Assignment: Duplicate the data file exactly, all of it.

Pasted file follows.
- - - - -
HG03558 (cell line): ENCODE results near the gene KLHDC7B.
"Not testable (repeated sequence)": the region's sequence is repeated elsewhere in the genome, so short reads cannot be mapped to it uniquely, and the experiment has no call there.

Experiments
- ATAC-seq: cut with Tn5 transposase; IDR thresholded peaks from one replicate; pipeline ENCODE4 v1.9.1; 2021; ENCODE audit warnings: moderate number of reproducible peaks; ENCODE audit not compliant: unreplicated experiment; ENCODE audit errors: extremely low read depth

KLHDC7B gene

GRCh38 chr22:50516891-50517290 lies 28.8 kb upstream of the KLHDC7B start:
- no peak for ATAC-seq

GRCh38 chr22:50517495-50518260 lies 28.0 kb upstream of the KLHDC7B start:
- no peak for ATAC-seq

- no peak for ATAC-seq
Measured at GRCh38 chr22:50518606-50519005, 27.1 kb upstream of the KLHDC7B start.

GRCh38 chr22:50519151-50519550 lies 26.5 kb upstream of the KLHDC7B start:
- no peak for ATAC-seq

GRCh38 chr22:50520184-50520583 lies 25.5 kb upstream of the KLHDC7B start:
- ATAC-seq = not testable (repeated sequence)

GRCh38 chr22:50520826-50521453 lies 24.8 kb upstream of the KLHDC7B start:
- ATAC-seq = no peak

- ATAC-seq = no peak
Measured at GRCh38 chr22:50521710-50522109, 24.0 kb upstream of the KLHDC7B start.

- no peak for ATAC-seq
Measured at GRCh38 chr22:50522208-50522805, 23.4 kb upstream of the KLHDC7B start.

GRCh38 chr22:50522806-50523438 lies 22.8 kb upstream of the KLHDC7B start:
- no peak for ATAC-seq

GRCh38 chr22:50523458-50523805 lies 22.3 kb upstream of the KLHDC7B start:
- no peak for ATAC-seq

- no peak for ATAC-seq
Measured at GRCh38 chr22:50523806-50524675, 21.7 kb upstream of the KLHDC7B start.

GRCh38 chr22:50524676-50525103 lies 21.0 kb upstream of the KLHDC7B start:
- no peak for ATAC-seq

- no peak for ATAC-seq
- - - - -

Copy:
HG03558 (cell line): ENCODE results near the gene KLHDC7B.
"Not testable (repeated sequence)": the region's sequence is repeated elsewhere in the genome, so short reads cannot be mapped to it uniquely, and the experiment has no call there.

Experiments
- ATAC-seq: cut with Tn5 transposase; IDR thresholded peaks from one replicate; pipeline ENCODE4 v1.9.1; 2021; ENCODE audit warnings: moderate number of reproducible peaks; ENCODE audit not compliant: unreplicated experiment; ENCODE audit errors: extremely low read depth

KLHDC7B gene

GRCh38 chr22:50516891-50517290 lies 28.8 kb upstream of the KLHDC7B start:
- no peak for ATAC-seq

GRCh38 chr22:50517495-50518260 lies 28.0 kb upstream of the KLHDC7B start:
- no peak for ATAC-seq

- no peak for ATAC-seq
Measured at GRCh38 chr22:50518606-50519005, 27.1 kb upstream of the KLHDC7B start.

GRCh38 chr22:50519151-50519550 lies 26.5 kb upstream of the KLHDC7B start:
- no peak for ATAC-seq

GRCh38 chr22:50520184-50520583 lies 25.5 kb upstream of the KLHDC7B start:
- ATAC-seq = not testable (repeated sequence)

GRCh38 chr22:50520826-50521453 lies 24.8 kb upstream of the KLHDC7B start:
- ATAC-seq = no peak

- ATAC-seq = no peak
Measured at GRCh38 chr22:50521710-50522109, 24.0 kb upstream of the KLHDC7B start.

- no peak for ATAC-seq
Measured at GRCh38 chr22:50522208-50522805, 23.4 kb upstream of the KLHDC7B start.

GRCh38 chr22:50522806-50523438 lies 22.8 kb upstream of the KLHDC7B start:
- no peak for ATAC-seq

GRCh38 chr22:50523458-50523805 lies 22.3 kb upstream of the KLHDC7B start:
- no peak for ATAC-seq

- no peak for ATAC-seq
Measured at GRCh38 chr22:50523806-50524675, 21.7 kb upstream of the KLHDC7B start.

GRCh38 chr22:50524676-50525103 lies 21.0 kb upstream of the KLHDC7B start:
- no peak for ATAC-seq

- no peak for ATAC-seq